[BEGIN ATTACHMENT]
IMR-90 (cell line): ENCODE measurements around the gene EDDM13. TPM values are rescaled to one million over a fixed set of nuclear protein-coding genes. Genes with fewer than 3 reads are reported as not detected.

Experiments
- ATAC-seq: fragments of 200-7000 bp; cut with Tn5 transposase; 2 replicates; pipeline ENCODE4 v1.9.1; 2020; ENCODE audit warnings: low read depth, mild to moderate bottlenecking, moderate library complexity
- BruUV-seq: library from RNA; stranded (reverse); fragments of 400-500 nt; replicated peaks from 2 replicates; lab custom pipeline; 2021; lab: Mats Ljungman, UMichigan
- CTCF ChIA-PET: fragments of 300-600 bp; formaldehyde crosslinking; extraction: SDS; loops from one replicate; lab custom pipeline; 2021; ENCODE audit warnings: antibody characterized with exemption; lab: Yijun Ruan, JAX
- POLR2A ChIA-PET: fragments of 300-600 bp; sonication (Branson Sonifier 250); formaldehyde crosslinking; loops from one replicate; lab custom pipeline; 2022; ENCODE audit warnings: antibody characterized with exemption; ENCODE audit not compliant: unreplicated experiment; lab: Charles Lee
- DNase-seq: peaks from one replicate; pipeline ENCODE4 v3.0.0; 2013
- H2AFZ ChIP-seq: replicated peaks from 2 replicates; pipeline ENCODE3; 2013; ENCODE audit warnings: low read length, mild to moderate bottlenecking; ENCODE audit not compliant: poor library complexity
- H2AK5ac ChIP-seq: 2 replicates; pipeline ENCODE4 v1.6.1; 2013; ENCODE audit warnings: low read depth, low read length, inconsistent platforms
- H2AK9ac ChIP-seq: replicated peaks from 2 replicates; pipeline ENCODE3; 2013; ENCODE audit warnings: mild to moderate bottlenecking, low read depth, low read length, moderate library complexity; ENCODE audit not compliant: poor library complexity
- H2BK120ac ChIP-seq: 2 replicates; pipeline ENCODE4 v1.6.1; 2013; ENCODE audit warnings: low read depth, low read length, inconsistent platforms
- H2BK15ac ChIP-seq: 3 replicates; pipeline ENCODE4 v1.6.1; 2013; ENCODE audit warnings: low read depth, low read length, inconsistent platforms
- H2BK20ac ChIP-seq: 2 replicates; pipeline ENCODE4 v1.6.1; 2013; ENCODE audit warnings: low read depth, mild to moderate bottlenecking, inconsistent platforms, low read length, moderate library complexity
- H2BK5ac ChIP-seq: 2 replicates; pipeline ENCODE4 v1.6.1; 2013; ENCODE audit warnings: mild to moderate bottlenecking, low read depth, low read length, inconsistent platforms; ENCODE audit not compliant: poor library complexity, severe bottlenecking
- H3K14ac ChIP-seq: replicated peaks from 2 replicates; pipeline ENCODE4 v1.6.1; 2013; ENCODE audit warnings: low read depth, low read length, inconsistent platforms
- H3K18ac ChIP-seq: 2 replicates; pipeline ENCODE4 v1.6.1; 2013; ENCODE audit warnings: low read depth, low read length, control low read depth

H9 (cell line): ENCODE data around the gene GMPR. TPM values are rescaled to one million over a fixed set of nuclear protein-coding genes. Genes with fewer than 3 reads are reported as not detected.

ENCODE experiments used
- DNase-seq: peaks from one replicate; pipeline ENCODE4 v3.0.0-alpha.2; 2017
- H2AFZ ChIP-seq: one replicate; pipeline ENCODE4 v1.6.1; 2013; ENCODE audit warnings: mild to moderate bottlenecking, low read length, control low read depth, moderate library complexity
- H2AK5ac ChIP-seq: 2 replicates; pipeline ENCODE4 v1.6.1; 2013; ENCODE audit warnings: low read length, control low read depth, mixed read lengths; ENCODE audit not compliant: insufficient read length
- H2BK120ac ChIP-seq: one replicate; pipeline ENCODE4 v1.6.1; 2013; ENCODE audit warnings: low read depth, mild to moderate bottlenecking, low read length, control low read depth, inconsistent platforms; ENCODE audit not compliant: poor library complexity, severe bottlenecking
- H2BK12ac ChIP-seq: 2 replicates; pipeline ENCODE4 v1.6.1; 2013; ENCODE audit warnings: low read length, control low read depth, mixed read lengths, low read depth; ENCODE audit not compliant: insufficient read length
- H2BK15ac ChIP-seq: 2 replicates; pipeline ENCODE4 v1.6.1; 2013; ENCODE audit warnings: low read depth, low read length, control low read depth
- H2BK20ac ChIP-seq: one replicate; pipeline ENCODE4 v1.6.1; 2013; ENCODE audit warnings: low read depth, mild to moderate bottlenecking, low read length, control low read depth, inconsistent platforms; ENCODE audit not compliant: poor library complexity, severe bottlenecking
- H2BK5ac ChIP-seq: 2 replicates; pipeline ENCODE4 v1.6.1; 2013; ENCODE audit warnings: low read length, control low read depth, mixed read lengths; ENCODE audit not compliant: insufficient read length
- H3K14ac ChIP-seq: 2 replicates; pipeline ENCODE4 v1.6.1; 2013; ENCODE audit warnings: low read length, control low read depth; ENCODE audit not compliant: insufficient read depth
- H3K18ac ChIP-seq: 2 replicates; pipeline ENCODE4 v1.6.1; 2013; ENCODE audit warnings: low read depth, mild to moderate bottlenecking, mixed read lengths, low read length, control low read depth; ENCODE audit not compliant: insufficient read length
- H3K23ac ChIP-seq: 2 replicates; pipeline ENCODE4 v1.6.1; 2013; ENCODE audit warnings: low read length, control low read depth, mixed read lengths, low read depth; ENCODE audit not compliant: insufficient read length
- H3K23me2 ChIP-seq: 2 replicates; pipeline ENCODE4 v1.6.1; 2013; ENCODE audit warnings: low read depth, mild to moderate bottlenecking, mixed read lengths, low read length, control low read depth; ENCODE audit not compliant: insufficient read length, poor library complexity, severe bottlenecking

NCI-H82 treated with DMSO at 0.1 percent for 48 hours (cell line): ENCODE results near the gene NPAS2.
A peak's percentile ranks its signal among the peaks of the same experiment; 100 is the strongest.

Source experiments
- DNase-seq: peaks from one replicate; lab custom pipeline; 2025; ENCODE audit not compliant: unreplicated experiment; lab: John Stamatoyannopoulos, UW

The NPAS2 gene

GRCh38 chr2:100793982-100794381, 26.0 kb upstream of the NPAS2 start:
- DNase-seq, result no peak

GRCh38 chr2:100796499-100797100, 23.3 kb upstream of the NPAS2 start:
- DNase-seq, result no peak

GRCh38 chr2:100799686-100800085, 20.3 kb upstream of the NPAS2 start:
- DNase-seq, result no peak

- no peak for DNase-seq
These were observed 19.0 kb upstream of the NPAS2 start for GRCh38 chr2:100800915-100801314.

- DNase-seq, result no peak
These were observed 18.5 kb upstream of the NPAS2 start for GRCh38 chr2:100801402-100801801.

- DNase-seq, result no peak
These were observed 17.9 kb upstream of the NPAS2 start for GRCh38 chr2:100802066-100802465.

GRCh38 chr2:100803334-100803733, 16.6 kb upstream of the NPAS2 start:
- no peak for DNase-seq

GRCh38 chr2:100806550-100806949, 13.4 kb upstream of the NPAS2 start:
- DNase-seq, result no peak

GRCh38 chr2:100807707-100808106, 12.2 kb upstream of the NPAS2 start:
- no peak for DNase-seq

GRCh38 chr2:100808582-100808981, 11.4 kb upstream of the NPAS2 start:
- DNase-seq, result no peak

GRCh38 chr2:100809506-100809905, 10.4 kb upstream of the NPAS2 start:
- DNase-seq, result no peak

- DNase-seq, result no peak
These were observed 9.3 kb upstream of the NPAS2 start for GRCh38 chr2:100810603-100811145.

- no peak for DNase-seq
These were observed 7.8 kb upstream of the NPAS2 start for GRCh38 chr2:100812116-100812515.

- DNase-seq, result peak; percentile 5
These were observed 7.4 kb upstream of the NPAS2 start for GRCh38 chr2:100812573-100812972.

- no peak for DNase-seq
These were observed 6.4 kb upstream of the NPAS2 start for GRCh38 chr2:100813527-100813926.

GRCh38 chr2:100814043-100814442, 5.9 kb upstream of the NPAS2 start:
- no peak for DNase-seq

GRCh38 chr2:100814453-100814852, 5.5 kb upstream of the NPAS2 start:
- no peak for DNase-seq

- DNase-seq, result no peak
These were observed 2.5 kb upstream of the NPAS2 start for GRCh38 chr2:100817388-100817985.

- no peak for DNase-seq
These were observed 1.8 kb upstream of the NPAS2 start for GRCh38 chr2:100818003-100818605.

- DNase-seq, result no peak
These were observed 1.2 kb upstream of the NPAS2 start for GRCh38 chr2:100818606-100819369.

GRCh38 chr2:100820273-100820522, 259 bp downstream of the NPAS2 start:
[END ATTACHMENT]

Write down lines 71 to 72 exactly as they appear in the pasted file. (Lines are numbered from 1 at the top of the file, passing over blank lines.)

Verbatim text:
These were observed 2.5 kb upstream of the NPAS2 start for GRCh38 chr2:100817388-100817985.

- no peak for DNase-seq